We actively wait.

A doctor I saw in Little Rock (before we moved) was an ultra-marathon runner. Those are the 100-mile races. He and I got into a fitness discussion one day and he was explaining his workout schedule to me. There didn’t appear to be any rest days, so I asked him about it.

He said his rest days consisted of going to the athletic club and riding a stationary bike. He called it “active rest.” He and I had different definitions of “rest.”

Waiting on God is kind of like that though–it’s active. We pray. We read His word. We seek counsel. We worship. We serve. We live in community with others who are believing God. We continue doing the last thing He showed us to do.

We actively wait.

My wife, Robyn, is a great example. She is doing an awesome job leading the Young Life ministry in Fayetteville, Arkansas. She has an incredible team of committed college student leaders. Ministry is occurring on the University of Arkansas campus, at Fayetteville High School and at the middle school level.

The budget is lagging behind though…to the point that her salary was cut until adequate funds are raised. She isn’t waiting passively, she’s waiting actively for God to work. She is continuing to do ministry: coach leaders, plan retreats, hold events, etc. She’s also actively working to raise the funds to meet her budget. She is active while she waits on God to lead her to the people He has called to help support the ministry.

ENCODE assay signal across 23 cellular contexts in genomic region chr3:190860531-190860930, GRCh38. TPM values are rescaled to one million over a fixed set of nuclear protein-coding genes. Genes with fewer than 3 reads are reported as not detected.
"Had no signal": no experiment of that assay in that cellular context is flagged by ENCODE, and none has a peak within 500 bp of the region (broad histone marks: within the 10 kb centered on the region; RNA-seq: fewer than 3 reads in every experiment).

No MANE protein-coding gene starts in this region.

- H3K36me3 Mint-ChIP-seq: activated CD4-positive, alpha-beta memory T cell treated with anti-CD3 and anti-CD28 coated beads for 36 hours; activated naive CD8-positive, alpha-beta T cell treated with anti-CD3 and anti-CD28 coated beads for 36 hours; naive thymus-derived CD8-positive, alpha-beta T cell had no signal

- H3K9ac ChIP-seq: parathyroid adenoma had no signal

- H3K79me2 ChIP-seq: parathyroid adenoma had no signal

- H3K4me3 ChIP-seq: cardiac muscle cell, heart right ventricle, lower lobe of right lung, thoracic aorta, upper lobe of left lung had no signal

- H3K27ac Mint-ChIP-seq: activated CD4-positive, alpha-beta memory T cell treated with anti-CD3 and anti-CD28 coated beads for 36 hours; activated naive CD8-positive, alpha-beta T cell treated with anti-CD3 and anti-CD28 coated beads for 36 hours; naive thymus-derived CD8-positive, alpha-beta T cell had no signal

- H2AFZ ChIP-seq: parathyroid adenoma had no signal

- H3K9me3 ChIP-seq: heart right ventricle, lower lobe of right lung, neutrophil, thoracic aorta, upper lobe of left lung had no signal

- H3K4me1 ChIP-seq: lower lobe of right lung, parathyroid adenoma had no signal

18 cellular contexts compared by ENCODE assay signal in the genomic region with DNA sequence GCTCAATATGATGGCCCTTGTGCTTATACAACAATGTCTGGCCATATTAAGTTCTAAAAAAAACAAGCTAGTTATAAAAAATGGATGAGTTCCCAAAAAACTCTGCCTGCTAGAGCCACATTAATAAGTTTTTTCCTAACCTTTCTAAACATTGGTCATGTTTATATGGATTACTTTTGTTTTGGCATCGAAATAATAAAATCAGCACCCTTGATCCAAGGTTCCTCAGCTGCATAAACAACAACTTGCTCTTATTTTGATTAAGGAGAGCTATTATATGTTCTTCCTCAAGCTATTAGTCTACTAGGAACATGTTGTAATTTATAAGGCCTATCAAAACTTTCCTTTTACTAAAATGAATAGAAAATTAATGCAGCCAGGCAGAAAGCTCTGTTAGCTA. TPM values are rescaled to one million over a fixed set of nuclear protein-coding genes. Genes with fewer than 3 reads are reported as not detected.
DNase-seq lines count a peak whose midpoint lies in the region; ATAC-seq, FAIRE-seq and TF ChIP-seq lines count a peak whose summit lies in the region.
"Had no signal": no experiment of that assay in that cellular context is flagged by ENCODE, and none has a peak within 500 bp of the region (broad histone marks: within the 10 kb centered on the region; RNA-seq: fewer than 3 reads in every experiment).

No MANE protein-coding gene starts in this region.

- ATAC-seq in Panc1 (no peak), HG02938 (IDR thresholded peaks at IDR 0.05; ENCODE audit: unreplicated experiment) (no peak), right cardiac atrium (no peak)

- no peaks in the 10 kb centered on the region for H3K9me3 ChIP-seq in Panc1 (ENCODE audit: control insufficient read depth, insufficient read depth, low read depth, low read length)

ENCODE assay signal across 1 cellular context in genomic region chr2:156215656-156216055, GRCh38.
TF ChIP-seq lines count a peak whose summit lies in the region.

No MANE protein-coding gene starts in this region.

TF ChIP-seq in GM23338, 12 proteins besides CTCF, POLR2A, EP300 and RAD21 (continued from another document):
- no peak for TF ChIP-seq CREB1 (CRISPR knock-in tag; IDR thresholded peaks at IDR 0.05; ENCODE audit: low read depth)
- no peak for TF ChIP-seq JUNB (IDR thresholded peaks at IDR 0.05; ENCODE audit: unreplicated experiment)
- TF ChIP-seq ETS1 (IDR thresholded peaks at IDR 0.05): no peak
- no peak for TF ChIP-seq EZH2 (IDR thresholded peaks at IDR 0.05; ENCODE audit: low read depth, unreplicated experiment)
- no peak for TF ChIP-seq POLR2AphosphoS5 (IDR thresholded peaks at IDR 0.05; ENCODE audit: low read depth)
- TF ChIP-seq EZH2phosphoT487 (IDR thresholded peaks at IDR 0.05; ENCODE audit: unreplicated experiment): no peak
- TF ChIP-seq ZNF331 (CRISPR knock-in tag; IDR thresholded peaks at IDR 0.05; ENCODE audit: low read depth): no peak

Your circumstances are different.

You’re trying to repair a broken relationship.

Medical test after medical test hasn’t revealed the cause of your symptoms.

You’ve tried to sell your house, but the offers aren’t coming.

Active waiting is refusing to give into the five destructive waiting behaviors while continuing to pursue and believe God. I know it’s not easy. I’ve failed many, many times. I’m getting better at it, but I still fail. A lot.

God is at work in your circumstances. Right now. He has a purpose behind the waiting. When the time is right, the waiting will end. In the meantime, wait for Him…actively.

(By the way, if you or someone you know wants to invest in a strategic, life-changing ministry to middle school through college students, email Robyn at: robynstutts@gmail.com)


Delight Yourself in the Lord

Posted: June 8th, 2009 | Author: Gregg Stutts | Filed under: Truth | Tags: , , , , | 3 Comments »

One of my favorite Bible verses has always been Psalm 37:4: